Cleanin’ Out My Cabinets: Meatballs

A few weeks ago I caught up with a friend from college that occasionally reads the blog.  During the course of a relatively serious discussion about MBA internship opportunities, he said something along the line of, “more importantly, do you have a good meatball recipe?”  Gotta say, it made me feel pretty inadequate.  Not only did I not have a good meatball recipe, I couldn’t even say that I’ve ever liked a traditional meatball I’d made.  Sure, I’ve cooked lots of enjoyable turkey meatballs during ill-fated attempts at diets, but I didn’t have a go-to normal recipe.  I dodged the question and moved along.

With a lot of heavy snowfall recently, I didn’t have to wait too long to take a shot at honing my meatball craft.  My goal was to replicate the absurdly good meatballs from Vila Di Roma in Philadelphia, but of course I didn’t follow the one known aspect of that recipe: 100% 80/20 ground beef.  Instead I started with a pound of pork and a pound of veal.

Every time I see the "meatloaf mix" at the grocery store that supposedly includes beef, veal, and pork I shake my head and wonder who would buy that.  Then I get hungry because of how delicious that combination sounds

Every time I see the “meatloaf mix” at the grocery store (that supposedly includes beef, veal, and pork) I shake my head and wonder who would buy that.  Then I get hungry because of how delicious that combination sounds

In my search for a Vila Di Roma copycat recipe I came across one that used veal and pork and went by the name “the best meatballs recipe”.  Since I am an idiot and believe everything I read on the internet, I decided to work off this recipe and make some changes here and there.  The title may have been a touch overzealous.

I despise following recipes for good reason: I think I know better than their instructions and some of the time, I am correct.  When I am wrong, I forget about it, but when I am right I am pissed that I blindly followed a recipe when it seemed like I was adding to much or too little of something.  With that in mind, here’s the 2 eggs, parsley, seasoning, and fresh grated cheese the recipe recommended.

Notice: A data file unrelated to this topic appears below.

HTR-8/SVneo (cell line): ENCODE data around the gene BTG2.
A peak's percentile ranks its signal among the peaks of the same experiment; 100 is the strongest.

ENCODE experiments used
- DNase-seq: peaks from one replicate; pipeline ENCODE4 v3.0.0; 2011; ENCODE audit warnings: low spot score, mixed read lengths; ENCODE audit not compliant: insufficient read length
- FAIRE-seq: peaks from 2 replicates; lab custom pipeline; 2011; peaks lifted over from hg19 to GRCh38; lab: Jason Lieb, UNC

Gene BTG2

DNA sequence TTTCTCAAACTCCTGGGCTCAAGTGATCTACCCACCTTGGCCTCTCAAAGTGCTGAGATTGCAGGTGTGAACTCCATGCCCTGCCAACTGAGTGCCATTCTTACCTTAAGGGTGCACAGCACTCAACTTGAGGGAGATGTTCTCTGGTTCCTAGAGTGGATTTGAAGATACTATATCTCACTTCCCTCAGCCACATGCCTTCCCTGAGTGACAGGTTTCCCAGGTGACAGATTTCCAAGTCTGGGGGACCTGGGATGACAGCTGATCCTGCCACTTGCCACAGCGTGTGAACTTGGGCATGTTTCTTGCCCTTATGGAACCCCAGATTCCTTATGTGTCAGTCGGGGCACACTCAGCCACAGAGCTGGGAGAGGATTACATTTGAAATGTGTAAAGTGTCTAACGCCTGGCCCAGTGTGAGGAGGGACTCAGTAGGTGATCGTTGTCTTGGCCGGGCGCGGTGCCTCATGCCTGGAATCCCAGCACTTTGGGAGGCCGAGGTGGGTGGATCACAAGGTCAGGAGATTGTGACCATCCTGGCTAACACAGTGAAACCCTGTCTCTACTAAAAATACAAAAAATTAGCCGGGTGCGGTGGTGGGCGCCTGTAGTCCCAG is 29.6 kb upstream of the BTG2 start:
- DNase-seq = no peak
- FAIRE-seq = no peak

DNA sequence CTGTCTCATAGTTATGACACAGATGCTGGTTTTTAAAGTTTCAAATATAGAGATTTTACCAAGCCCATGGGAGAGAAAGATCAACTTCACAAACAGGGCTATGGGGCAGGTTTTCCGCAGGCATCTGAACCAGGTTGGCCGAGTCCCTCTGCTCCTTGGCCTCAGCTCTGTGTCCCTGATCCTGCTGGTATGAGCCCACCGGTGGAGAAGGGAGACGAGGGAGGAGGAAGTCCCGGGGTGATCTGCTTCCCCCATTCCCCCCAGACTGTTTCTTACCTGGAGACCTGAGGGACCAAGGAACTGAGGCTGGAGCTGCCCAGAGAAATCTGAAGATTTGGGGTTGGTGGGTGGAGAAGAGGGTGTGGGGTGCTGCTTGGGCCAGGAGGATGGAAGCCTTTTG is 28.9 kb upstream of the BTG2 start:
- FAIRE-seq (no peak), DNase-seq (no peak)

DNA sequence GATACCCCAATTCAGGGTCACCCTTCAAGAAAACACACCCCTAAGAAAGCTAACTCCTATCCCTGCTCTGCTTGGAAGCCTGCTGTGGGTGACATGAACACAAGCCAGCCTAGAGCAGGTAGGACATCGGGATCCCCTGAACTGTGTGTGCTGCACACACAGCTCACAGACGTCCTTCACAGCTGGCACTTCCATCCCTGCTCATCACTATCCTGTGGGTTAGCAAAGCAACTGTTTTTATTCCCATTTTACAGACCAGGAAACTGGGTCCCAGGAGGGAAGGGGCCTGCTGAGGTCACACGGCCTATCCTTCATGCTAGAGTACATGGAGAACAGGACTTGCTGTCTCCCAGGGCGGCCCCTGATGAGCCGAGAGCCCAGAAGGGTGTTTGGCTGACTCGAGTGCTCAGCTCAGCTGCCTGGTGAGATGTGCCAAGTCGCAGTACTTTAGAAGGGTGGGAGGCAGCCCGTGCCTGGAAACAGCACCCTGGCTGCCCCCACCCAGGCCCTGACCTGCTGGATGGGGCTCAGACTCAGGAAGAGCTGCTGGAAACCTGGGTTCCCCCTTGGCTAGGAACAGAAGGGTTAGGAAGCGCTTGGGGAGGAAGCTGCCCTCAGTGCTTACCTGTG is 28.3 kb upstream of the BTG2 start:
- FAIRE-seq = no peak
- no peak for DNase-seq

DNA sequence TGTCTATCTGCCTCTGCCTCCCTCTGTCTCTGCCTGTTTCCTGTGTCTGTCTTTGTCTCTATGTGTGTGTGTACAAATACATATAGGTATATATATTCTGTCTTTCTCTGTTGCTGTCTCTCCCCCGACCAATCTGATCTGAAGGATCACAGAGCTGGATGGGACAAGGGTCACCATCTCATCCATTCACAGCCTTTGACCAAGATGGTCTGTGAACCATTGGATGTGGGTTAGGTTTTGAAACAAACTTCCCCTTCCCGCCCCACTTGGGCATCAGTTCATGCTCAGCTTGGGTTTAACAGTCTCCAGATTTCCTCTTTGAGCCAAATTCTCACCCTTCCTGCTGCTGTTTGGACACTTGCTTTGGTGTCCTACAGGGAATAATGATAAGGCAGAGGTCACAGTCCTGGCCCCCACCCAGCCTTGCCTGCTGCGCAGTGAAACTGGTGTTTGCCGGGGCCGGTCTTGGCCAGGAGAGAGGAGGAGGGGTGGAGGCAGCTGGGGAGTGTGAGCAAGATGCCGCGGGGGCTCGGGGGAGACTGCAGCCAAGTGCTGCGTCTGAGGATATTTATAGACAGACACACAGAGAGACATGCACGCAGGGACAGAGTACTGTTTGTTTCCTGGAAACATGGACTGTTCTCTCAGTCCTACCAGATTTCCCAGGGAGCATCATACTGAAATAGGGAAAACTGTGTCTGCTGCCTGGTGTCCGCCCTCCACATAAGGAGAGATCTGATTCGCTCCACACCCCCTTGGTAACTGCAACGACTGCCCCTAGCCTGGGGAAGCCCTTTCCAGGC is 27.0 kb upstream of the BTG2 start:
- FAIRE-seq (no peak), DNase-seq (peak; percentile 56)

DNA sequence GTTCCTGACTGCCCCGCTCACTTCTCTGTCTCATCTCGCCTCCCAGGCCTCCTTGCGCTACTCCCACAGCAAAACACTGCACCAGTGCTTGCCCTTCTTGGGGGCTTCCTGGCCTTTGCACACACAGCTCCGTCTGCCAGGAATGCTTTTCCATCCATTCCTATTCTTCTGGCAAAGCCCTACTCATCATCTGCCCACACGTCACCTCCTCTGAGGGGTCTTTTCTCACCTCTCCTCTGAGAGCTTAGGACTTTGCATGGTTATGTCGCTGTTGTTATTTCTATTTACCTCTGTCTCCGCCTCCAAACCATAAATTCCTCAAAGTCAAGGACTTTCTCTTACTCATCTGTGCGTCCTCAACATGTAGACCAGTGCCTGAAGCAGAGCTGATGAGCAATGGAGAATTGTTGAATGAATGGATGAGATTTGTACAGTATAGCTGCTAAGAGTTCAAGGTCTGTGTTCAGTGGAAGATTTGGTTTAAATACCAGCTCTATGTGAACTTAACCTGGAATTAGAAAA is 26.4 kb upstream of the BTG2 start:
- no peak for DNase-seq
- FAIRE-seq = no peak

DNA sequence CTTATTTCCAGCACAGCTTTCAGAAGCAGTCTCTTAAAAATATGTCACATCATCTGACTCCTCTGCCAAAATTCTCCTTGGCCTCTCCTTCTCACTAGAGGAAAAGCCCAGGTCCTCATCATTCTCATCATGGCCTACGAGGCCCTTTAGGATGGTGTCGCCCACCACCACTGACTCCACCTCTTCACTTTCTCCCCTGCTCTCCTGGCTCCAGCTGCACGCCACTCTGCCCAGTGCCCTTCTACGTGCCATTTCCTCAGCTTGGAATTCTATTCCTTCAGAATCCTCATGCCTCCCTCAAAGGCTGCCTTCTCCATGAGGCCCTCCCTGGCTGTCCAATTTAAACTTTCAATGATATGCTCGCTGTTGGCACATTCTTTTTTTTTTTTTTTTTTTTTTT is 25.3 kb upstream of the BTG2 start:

To invoke the classic Seinfeld Lloyd Braun, glasses and gum episode, "Am I crazy, or is that a lotta cheese?", "IT'S A LOTTA CHEESE!"

To invoke the classic Seinfeld Lloyd Braun, glasses and gum episode, “Am I crazy, or is that a lotta cheese?”, “IT’S A LOTTA CHEESE!”

Using my hands, I went through the grotesque (to watch) process of mixing ground meat with other ingredients.  No ground meat is safe from how unappetizing I can make this process look.  Adding salt and pepper to hamburger patties becomes some sort of bizarre, jiggling dance when I’m in charge.  Whatever, it’s effective and you’ll never get a poorly distributed ingredient in my house.

After this was fully mixed, I added in a few slices of cubed, slightly stale bread and a half cup of warm water.  I am as skeptical now as I was then, but I was surprised by how many meatball recipes called for this.

With the addition of water and bread, I was way off the Vila Di Roma script at this point, so I decided to check back in on a few articles about their meatballs.  That’s where I got a hot tip on coating your hands with olive oil before rolling your meatballs.

Certainly not turning the unappetizing train around with this pic, but it was nice to not have ground meat stuck to my fingers for once when making these

Certainly not turning the unappetizing train around with this pic, but it was nice to not have ground meat stuck to my fingers for once when making these

As usual, I started with a few really small meatballs.  Then, once I made a few bigger ones and liked how they looked I went back and added some more meat to the first few. Once I had 10 or 12 done, I didn’t like how big they all looked and went back through pullign a little meat off of each and re-rolling.  Cooking always seems to bring out the undiagnosed obsessive-compulsive mess inside of me.  Regardless, after a few minutes I had this tray of 24.

If you think I was capable of leaving that last slot open and didn't pull a bit of meat off of a bunch of them to even the number and fill the tray, you aren't reading the blog enough.  Not comfortable with the fact that I am making OCD jokes so soon after Girls drove the topic into the ground